Let’s face the reality, all the agile methodologies weren’t exactly created with distributed teams in mind. All the early agile teams were overwhelmingly co-located in offices, mainly because chat, video conferencing, and other technology that makes the remote work possible were highly laughable and ancient at that time.
Ever since the pandemic, so many people are working remotely, gathering all your global team at the same doesn’t seem too realistic. However, that does not mean that remote retrospectives are impossible, the technique is just a bit different, but you got this! Or at least we will make sure that you do.
A retrospective is an exceptional opportunity to learn and enhance at the end of a sprint or a repetition. It’s your moment to reflect upon your practices and see where you could improve based on past events. If a team can run effective remote retrospectives, it will eventually grow and improve its effectiveness when it comes to accomplishing tasks and building value.
Running a regular retrospective is highly important for distributed teams. Without the usual lunch-hour chit-chat or daily office gossip that happens in an organic office environment, these issues might affect the team performance and employee morale. These matters often go unnoticed, however not anymore.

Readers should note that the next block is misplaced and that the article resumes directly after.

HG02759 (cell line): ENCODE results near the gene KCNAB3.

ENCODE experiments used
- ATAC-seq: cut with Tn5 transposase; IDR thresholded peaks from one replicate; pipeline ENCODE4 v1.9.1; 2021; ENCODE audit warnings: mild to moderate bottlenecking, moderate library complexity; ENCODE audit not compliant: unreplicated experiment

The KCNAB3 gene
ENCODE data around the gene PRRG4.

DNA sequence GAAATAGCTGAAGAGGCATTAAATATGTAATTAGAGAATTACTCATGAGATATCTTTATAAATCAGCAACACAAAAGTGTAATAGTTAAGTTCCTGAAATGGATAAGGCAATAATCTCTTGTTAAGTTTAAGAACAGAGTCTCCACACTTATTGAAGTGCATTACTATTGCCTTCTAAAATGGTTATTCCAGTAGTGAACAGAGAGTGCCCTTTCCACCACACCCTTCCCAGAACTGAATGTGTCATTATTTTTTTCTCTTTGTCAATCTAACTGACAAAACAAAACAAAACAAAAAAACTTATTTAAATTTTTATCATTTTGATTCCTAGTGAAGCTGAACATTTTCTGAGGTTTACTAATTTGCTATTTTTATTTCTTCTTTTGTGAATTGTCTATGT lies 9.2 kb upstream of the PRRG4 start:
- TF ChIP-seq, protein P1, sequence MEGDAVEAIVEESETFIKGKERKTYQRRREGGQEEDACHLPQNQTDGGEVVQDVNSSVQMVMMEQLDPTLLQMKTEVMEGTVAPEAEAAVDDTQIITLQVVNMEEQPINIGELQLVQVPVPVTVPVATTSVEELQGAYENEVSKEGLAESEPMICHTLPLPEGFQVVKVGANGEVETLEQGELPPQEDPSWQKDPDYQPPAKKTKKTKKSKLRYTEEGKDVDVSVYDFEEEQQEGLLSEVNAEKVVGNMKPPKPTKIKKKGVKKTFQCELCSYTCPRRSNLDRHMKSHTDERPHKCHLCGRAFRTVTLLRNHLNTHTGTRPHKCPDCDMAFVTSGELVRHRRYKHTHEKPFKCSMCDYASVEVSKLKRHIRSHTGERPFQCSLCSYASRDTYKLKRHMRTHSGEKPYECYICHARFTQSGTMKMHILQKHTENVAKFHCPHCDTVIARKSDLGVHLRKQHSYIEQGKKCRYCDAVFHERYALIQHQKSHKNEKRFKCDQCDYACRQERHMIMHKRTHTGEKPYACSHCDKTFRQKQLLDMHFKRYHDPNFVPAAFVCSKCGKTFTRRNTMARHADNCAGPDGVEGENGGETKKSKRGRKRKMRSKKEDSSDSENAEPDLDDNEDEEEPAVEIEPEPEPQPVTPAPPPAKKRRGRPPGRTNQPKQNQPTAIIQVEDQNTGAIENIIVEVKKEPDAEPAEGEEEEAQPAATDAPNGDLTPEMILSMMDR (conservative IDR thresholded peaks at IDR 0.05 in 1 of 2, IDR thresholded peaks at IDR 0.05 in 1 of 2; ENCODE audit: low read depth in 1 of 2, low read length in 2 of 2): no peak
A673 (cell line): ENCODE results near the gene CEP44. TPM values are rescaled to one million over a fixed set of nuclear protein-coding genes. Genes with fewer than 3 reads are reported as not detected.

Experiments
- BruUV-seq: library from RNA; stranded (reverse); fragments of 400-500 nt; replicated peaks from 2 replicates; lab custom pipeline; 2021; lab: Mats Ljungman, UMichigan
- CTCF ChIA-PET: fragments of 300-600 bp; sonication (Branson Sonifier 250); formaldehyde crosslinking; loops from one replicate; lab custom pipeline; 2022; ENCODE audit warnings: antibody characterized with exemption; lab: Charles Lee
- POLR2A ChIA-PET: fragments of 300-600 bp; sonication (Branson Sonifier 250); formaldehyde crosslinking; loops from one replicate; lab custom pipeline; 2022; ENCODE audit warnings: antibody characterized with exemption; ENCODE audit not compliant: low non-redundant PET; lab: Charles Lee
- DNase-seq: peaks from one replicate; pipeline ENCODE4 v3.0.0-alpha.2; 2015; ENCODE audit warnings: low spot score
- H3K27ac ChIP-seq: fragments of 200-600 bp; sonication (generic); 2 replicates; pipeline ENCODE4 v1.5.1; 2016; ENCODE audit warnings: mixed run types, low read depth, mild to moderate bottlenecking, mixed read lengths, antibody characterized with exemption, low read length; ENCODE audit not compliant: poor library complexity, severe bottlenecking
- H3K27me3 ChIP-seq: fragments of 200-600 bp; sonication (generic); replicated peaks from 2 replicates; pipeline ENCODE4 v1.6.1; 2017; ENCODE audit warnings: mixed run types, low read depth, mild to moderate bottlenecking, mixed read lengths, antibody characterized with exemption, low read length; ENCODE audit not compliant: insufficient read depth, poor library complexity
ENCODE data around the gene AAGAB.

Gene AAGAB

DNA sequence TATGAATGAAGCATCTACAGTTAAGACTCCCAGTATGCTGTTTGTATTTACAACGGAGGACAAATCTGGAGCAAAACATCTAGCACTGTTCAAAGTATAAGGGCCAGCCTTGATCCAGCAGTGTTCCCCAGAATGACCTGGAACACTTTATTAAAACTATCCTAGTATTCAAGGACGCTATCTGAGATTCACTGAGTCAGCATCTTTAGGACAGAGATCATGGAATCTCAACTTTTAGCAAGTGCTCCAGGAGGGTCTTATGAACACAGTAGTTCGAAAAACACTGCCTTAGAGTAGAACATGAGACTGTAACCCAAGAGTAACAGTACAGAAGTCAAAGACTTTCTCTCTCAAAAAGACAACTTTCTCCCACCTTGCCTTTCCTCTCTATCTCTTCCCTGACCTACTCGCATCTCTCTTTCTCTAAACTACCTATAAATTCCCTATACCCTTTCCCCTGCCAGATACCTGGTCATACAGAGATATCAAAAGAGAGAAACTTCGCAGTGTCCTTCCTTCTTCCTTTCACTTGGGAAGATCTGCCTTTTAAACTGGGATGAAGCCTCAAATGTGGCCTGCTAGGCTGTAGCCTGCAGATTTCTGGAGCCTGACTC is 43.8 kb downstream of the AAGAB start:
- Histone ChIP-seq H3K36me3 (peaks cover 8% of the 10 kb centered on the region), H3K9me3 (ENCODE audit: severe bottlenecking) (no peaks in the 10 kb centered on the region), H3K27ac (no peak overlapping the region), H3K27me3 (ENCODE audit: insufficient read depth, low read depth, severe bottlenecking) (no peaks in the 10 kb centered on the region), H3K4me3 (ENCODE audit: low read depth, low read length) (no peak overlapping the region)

Let’s learn all about remote retrospectives and tips to lead a successful one.
What is a remote retrospective?
A remote retrospective is known as a remote-friendly variation of the old-school agile retrospective, in scrum technology. For instance, in Scrum, there are precise moments of reviewing progress, planning, learning, and improving. Scrum retrospective allows looking behind on the sprint that passed and seeing what went well to continue doing it.
The goal is to reflect upon what is working well vs. what isn’t, then eventually with that in mind, determine how they can improve. It is a classic continuous improvement that duplicates your successes and learns from your failures. It can be defined as an intimate moment of honesty whenever we grow as a team.
A remote retrospective shows where all the participants do not face to face in the same meeting room, however, connected remotely with the assistance of digital communications such as MS Teams, Meet, Zoom, and Phone.
Here’s what you need to prepare for the remote retrospective
- Decide upon the theme of the retrospective environment.
- Next, set up the digital board of the retrospective using an online tool, you can prepare a sharable link that is super easy to access for all the participants.
- Gather as much data and information as you can. This data will assist the entire scrum team to learn about the things that were nicely executed as well as their sources. The data will help the team in making better decisions, it must remain accessible to everyone in a clear format. Members can visualize the metrics and understand how they were gathered.